3 Things To Do If Your Data Gets Breached

With so much of our lives taking place online, most people have a huge amount of their personal data at one place or another on the Internet. And although many of the websites that people frequent online are generally secure, there’s still always a chance that hackers could get to that data or that another type of breach could take place

If there’s been a data breach that could affect you, it’s important for you to know what steps to take in order to best protect yourself. To show you what you can and should do, here are three things to do if your data gets breached. 

Immediately Change Your Passwords

As soon as you’ve been made aware that a breach has taken place, even if you’re not sure whether your information has been compromised or not, DaveRamsey.com shares that the first thing you should do is immediately change your password on the website that has been breached. If you’re able to do this soon enough, you may be able to protect your information.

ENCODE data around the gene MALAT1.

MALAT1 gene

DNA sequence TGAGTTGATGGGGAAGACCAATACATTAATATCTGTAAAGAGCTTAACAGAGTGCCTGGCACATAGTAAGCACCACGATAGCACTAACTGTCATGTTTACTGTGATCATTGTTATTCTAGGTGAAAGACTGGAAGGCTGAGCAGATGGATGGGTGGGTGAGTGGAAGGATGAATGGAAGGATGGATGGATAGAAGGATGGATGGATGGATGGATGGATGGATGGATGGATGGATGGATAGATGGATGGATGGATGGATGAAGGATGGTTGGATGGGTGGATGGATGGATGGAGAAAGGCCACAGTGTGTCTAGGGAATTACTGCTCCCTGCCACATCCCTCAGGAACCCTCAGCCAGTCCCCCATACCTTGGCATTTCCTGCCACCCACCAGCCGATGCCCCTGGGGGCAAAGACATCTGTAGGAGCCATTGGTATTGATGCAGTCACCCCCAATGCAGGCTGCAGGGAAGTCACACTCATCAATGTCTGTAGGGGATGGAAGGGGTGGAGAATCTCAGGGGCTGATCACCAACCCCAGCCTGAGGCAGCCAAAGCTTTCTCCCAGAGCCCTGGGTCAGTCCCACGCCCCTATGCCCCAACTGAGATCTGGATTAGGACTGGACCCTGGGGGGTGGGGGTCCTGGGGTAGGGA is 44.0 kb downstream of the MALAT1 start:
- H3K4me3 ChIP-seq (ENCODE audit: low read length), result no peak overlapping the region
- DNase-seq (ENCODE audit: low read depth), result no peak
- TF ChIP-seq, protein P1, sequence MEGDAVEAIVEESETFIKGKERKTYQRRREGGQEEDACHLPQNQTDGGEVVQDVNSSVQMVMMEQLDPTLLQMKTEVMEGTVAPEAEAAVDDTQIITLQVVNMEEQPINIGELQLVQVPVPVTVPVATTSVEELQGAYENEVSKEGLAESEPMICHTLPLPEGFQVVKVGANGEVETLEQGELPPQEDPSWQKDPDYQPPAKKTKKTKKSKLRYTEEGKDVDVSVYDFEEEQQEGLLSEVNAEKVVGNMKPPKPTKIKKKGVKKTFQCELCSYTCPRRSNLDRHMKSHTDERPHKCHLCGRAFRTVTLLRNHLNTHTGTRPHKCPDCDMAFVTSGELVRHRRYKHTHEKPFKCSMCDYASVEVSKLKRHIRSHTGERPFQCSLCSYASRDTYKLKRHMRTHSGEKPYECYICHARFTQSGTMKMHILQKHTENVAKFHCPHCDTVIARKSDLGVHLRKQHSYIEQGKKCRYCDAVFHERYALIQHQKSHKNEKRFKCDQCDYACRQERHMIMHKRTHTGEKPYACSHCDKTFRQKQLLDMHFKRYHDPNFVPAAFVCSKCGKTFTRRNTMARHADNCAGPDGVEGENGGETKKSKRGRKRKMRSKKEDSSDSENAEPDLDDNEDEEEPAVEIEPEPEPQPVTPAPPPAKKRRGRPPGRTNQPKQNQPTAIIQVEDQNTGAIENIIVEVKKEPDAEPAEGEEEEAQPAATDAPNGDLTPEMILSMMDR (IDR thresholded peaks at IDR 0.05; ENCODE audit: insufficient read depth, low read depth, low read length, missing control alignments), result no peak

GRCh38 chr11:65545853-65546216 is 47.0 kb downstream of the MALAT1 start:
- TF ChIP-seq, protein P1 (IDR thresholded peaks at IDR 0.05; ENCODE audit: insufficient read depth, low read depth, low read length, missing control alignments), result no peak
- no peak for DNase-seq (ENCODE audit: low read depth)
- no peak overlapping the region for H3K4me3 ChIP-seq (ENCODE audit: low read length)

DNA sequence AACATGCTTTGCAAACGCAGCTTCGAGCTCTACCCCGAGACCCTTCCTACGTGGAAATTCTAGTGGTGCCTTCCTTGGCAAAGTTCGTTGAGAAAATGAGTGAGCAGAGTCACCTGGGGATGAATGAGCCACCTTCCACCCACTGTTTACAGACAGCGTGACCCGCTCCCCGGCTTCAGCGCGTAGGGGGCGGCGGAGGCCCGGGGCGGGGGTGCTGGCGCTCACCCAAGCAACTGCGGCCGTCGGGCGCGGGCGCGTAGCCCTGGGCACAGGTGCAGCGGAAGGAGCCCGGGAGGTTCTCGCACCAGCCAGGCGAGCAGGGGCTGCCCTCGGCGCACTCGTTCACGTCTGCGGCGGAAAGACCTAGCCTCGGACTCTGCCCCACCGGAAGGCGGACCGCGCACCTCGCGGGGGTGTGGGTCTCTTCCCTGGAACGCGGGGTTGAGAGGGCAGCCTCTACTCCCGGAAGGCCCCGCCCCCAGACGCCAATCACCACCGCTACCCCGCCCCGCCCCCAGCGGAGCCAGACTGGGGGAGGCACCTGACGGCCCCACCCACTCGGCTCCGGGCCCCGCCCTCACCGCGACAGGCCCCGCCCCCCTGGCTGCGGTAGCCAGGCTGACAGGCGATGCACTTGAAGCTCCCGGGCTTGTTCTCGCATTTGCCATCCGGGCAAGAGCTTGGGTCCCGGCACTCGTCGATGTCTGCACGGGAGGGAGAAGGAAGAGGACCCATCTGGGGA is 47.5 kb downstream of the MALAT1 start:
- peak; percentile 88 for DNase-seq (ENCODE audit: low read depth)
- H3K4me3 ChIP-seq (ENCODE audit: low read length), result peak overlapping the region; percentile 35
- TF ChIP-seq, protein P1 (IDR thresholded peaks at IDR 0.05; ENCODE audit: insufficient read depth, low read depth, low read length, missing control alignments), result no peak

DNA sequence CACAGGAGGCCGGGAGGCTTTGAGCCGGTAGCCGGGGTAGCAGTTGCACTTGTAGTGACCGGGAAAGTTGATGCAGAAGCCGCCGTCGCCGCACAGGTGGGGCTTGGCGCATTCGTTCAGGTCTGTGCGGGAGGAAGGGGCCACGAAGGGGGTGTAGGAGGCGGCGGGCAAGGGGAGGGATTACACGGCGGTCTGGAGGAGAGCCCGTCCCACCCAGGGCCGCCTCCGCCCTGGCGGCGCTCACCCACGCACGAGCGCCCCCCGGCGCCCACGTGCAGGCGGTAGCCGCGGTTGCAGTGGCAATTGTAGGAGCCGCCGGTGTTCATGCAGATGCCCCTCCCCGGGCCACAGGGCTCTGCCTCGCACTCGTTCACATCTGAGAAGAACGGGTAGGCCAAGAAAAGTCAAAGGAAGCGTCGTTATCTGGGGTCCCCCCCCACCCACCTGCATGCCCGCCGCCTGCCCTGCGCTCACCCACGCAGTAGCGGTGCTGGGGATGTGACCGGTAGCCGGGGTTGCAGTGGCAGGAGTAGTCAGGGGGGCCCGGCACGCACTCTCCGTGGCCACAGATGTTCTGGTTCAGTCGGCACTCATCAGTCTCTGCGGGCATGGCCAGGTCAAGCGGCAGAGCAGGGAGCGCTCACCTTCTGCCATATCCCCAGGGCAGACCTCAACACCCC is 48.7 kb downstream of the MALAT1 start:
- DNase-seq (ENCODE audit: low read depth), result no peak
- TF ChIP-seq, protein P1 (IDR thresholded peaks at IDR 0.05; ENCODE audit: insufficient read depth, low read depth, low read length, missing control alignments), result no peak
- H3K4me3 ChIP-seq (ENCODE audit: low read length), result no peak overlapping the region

When changing your password, make sure you create a password that’s going to be strong enough for hackers not to easily crack it. This means you should use both uppercase and lowercase letters, numbers, and symbols. Additionally, you should try not to choose something that could easily be guessed based on some very basic information that others might be able to find about you online. 

Find Out What Information Was Taken

Once you’ve been told about a data breach that you’re impacted by, you should do everything in your power to undercover exactly what information was taken.

According to Nicole Martin, a contributor to Forbes.com, some information is going to be potentially more harmful to you than other information. For example, someone getting your name, phone number, or address isn’t necessarily a big deal since that information could easily be found online or in a phonebook. But if someone was able to learn your email address or your birthdate, they could potentially do more damage to you with that data. By learning what information was taken, you can gauge how big of a deal this breach was. 

Set Up A Fraud Alert

Even if your information has been breached, that doesn’t necessarily mean that it’s going to be used against you, either now or ever. But to ensure that you’re made aware in the event that it is, Experian.com recommends that you set up a fraud alert.

With a fraud alert system in place for your information, you’ll be made aware if anyone tries to open a new line of credit for you. Along with this, the major credit bureaus will also let lenders know that you may have been a victim of fraud.